CAIRO, Egypt – An Egyptian court on Wednesday convicted 26 men of belonging to a Hezbollah cell that was charged with planning to attack Israeli tourists in the Sinai Peninsula, fire on ships passing through the Suez Canal and smuggle weapons, supplies and people through tunnels to the Gaza Strip.

The men’s sentences ranged from life in prison to six months in jail. Prosecutors had asked for the death penalty for several defendants, including Muhammad Youssef Mansour, also known as Sami Shehab, who had been sent by Hezbollah to set up the cell in Egypt.

The prisoners maintained their innocence throughout the trial, saying they were just trying to help Hamas, the Hezbollah ally in the Palestinian Gaza Strip, across the Egyptian border.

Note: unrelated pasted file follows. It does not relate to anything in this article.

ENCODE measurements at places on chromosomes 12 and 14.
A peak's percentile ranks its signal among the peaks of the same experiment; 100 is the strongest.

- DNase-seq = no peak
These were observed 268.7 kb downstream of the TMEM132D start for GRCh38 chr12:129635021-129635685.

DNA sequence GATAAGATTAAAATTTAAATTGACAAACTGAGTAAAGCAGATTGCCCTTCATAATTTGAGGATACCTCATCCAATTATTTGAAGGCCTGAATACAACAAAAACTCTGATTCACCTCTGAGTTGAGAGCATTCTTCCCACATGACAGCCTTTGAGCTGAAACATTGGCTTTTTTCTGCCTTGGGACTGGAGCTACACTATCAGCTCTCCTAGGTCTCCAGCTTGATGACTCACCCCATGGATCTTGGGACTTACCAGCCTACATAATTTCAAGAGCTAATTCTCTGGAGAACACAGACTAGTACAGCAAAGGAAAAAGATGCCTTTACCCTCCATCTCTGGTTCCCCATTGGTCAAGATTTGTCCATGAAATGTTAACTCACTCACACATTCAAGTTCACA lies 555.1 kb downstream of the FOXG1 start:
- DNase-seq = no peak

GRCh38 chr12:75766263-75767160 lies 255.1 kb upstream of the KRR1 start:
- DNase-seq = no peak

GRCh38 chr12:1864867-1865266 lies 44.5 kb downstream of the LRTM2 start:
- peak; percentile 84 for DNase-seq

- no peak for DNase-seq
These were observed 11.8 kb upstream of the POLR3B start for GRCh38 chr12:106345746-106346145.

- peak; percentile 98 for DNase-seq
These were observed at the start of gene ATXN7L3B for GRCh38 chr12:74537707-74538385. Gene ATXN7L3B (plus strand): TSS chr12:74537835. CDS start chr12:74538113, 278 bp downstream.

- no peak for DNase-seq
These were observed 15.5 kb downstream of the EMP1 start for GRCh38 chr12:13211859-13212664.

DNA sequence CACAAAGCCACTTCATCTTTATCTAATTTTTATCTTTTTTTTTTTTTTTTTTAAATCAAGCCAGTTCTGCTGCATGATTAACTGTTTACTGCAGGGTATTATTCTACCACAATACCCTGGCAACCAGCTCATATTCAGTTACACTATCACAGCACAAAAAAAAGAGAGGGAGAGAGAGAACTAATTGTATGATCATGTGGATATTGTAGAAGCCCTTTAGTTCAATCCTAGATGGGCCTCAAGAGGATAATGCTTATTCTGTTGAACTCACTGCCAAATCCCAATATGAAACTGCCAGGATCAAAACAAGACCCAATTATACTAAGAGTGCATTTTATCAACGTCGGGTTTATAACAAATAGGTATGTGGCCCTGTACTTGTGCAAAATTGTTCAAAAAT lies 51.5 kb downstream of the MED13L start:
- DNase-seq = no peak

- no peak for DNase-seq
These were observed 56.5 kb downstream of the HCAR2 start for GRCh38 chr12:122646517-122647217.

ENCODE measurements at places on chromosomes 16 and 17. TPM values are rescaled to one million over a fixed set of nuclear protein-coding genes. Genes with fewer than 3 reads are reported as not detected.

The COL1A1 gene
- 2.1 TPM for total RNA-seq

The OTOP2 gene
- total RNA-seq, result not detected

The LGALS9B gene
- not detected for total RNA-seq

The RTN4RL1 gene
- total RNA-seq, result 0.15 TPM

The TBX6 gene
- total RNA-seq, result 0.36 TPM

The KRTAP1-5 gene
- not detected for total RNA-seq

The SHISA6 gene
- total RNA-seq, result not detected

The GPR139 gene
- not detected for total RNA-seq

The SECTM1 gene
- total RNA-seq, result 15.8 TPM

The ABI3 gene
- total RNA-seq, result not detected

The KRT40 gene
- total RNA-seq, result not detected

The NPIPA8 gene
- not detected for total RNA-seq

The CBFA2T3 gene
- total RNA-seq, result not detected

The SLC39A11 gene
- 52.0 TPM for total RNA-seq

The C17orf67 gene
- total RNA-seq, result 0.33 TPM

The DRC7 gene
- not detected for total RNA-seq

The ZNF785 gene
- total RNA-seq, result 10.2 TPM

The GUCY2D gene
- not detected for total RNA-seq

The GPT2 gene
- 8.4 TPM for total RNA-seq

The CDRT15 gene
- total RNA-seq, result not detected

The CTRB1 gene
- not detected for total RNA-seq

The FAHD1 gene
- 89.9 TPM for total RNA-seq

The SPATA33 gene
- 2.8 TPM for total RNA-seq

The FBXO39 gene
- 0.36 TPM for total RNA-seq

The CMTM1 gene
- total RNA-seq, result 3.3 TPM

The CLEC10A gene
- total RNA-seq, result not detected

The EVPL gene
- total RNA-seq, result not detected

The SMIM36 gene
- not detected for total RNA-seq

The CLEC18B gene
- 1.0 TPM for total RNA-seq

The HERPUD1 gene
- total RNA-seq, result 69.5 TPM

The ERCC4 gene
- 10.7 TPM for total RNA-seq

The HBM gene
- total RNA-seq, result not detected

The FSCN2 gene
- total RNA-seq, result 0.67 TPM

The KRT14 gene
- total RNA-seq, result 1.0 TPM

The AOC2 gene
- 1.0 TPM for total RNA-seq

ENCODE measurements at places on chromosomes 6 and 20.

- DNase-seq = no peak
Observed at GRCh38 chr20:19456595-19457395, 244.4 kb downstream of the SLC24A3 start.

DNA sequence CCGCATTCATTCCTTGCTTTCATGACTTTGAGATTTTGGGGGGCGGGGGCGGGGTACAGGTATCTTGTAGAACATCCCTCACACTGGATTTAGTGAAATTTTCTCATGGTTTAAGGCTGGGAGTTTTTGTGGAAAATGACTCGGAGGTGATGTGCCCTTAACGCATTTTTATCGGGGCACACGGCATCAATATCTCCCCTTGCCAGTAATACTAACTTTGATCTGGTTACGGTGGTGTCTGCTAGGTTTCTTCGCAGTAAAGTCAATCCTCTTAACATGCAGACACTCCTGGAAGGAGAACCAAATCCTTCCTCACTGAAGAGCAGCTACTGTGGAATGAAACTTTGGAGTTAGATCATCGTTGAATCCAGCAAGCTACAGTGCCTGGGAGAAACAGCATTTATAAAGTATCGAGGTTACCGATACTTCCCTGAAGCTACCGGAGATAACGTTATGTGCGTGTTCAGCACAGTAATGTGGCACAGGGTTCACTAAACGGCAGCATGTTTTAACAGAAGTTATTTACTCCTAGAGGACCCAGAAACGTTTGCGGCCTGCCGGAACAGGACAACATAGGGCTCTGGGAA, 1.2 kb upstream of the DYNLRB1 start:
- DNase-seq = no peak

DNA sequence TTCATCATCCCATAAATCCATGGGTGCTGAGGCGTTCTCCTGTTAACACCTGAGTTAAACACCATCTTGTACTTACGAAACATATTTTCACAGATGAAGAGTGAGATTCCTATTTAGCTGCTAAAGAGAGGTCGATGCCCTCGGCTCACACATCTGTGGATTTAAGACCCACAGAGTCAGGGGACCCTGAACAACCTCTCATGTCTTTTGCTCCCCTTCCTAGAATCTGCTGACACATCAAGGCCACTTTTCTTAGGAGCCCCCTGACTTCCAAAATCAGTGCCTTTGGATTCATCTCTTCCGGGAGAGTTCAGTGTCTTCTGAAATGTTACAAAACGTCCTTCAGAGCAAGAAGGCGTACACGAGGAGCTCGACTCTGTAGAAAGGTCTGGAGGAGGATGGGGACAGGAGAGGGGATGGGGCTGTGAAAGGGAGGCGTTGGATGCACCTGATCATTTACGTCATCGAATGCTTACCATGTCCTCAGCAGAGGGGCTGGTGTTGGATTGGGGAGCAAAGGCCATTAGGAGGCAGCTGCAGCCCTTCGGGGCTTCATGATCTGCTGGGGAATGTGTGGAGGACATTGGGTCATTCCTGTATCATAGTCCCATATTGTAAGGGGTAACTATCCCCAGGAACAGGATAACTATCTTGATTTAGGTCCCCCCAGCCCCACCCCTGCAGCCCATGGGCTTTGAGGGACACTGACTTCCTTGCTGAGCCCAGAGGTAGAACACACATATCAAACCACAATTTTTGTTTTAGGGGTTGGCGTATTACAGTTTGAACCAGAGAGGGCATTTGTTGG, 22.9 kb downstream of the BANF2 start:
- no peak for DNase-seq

But prosecutors argued successfully that the men had spied on ships in the Suez Canal and on tourist sites, with the aim of launching strikes against them.  Those convicted include Egyptian, Palestinian, Lebanese and Sudanese citizens.  Four were tried in absentia and remain at large.

“The verdict proves only that the case is politically motivated,” defence lawyer Abdul-Monem Abdel-Maqsud told al-Jazeera TV. “It only serves the Zionist entity which has welcomed the trial as it diverts attention away from calls to try their Gaza war criminals.”

The controversial case illuminated one of the Middle East’s great divides: between US-backed Egypt, with its peace treaty with Israel – and Hezbollah, which is supported by Syria and Iran. Hezbollah has sought to play it down since the trial began last summer but maintains that its only interest was backing Palestinian resistance to the Jewish state.